The Afternoon Slump, Explained | Everipe

The Afternoon Slump, Explained

Kerry Roberts

A drop in energy in the afternoon, hereby referred to as “the afternoon slump,” is something we’re all familiar with–as toddlers we napped, in school we tried not to doze off during geometry lessons, and as adults we tend to reach for the first caffeinated beverage and packaged snack we can find in order to keep on with our day. But what you might not know is that the afternoon slump is actually completely natural, and in the big picture not much to worry abou. But there are things you can do to avoid some of the more significant side effects, like loss of focus, mood swings, and the onset of cravings. 

It’s Totally Normal (To A Degree)

Your body’s natural circadian rhythm is responsible for your sleep/wake cycle over a 24 hour period. It pulls the lever back on your level of alertness in the afternoon, usually between the hours of 1PM and 4PM, which roughly mirrors when most adults are the sleepiest at night, which experts says is between 2:00 AM to 4:00 AM–night owls are usually asleep by then, early birds aren’t quite awake yet. 

But circadian rhythm doesn’t work alone. There are lifestyle factors that contribute to the symptoms and severity of your afternoon slump. While you can’t help your body’s natural rhythms, let's look at what you can control:

The four major contributors to your afternoon slump

1. Eating Habits: Eating lots of processed carbohydrates can cause your body to experience a spike in energy and then a rapid decline in energy, which is sort of the definition of a slump, isn’t it? Consuming enough fats, protein, and fiber during breakfast and lunch can help sustain energy levels throughout the afternoon.  Too many refined carbohydrates and added sugar can send your energy levels into a frenzy that might generally take the shape of a slump (which we envision like a camel’s back. Can you see it?!).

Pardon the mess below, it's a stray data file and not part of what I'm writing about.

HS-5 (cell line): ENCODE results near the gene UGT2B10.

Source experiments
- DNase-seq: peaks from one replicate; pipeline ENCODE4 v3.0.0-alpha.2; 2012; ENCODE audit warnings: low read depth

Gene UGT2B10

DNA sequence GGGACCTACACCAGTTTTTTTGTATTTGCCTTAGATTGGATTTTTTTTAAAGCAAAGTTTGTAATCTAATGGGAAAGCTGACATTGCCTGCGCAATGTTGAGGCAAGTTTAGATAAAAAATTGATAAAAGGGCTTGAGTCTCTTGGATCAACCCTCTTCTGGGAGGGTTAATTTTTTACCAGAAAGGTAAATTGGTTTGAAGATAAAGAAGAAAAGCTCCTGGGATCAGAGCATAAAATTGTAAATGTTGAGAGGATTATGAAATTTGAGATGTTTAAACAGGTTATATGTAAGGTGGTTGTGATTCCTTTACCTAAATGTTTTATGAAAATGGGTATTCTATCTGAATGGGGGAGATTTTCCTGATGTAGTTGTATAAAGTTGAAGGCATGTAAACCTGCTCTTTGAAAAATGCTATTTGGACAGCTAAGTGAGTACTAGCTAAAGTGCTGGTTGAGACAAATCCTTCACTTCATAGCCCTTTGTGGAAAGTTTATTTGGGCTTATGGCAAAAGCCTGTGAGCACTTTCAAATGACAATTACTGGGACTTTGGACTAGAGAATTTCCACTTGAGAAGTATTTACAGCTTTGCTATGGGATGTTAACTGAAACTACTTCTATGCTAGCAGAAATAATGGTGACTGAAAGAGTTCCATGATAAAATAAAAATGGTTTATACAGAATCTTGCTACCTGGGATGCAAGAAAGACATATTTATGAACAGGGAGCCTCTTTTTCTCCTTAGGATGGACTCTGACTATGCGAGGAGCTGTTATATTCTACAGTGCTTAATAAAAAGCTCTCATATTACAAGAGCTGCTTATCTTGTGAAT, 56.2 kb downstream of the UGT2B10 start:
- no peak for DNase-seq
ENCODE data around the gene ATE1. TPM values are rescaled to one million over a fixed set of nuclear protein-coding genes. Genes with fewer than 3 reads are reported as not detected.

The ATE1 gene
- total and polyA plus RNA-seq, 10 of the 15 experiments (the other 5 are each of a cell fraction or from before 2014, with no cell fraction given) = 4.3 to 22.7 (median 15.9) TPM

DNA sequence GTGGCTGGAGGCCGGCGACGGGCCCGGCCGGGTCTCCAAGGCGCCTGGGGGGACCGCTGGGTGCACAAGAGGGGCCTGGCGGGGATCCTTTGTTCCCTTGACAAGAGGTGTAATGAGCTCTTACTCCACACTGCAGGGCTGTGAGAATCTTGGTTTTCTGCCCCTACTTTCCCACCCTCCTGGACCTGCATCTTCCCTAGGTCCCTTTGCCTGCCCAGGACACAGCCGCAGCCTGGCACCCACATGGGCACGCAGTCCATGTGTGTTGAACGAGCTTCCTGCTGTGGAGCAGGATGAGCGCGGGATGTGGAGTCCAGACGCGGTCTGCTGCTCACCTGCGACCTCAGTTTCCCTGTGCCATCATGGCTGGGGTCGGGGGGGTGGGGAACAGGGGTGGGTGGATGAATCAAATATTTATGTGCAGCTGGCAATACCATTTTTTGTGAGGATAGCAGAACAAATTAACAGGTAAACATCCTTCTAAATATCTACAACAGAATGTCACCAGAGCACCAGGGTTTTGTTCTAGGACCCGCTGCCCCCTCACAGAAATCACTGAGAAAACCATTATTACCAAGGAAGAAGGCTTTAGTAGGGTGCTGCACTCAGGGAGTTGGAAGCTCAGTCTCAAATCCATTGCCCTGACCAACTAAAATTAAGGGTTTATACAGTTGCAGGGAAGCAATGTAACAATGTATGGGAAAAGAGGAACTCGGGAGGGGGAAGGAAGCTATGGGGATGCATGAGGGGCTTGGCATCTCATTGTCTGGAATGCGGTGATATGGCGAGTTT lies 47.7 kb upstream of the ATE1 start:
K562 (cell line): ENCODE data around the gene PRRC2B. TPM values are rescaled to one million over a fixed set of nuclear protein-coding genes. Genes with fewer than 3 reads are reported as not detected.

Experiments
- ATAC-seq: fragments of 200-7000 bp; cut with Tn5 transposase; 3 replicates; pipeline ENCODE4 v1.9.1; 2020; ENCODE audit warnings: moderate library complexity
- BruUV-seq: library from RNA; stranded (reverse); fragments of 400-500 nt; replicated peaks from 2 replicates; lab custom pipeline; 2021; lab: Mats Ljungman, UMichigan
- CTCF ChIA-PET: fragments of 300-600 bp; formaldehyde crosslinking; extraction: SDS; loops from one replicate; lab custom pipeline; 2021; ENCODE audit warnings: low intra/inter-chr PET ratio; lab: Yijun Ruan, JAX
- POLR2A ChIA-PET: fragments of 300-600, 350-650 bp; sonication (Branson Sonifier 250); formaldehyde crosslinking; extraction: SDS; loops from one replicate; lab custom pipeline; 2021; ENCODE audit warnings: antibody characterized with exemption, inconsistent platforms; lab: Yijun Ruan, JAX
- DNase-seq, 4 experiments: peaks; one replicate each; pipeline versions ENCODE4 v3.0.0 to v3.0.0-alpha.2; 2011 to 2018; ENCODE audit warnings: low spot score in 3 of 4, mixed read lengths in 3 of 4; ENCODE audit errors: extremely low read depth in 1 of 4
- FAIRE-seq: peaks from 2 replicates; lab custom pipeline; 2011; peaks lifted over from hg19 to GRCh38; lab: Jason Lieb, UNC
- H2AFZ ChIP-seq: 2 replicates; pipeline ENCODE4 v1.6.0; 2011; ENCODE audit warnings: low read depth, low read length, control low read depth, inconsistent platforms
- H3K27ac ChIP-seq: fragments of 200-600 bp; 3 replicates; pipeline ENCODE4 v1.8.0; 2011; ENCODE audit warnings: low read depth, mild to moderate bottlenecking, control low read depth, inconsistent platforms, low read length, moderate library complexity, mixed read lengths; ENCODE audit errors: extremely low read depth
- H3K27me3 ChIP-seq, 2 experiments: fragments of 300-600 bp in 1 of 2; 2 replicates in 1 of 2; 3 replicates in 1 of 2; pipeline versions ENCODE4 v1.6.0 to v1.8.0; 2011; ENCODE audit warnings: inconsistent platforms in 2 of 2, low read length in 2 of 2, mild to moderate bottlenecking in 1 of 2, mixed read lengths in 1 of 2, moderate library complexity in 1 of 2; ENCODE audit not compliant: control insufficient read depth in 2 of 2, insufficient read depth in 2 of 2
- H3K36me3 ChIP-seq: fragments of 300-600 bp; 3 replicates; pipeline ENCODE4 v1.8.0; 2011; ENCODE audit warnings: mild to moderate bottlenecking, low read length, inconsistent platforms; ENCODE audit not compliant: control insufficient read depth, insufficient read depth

2. Sleep: If your body isn't getting enough sleep overnight, it tends to remind itself during the day with yawns and heavy eyelids, which are sure signs the afternoon slump is striking. Your tiredness in the afternoon might be simply because - you’re actually tired, which will certainly make your afternoon slump a little worse. Studies have shown our bodies accumulate sleep debt, measured as the difference between optimal hours and actual hours of sleep, and just 1 hour of sleep debt can take 4 days to recover! 

3. Stress: When our bodies experience stress, we release cortisol.  If your body is pumping out cortisol like the Kardashians pump out content, you are going to feel depleted by the afternoon. And getting back to the previous point, a lack of sleep has been linked to higher stress levels. The better the sleep habits, the better you are at managing stress. 

4. Dehydration: Hydration–or lack thereof–has been shown to influence our cognition.  Research is showing us that even mild dehydration can cause a decline in mood, focus, and memory.  This decline can be a result of even a 1.5%-2% dehydration, which we often can’t perceive in our bodies.  

…and here are 5 ways to beat the afternoon slump:

1. Eat a nutrient dense breakfast and lunch. Consuming enough protein, fat, and carbohydrates during the day are key to staying energized.  Eating a wide variety of fruits and vegetables ensures you’re also getting enough micronutrients, fiber, vitamins and minerals– not to mention a hearty dose of hydration! And if the morning bustle and afternoon hustle usually get the best of you, our superfood smoothie kits give you all the benefits of eating whole fruits and veggies in a fraction of the time. 

2. Stay hydrated. Start your day with some water (yes, even before you hit the coffee) and keep sipping through the day. Not a water person? Check out these creative ways to get hydrated, and remember that many fruits and vegetables contain anywhere from 99%-70% water.

3. Get moving. Exercise–even moderate exercise–is a known slump-buster.  Try spending 15-20 minutes outside in the early afternoon; your body will love the movement and the sunlight. Remember walking can be a great form of exercise! 

4. Get sunlight in the morning and be mindful of artificial light at night. Supporting your body’s natural circadian rhythms is an important part of maintaining a healthy sleep/wake cycle, but it can be hard in this modern world. Getting a few minutes of sunlight in the morning and limiting artificial light at night from overhead lights or a screen can help your body know when it's daytime and nighttime. 

5. Listen to music. Did you know music can help improve your concentration? Similar to how we use music to motivate and hype us up in exercise and sports, music can help improve our concentration and energy levels.  Next time you have a late afternoon presentation, try a little Eye of the Tiger beforehand. 



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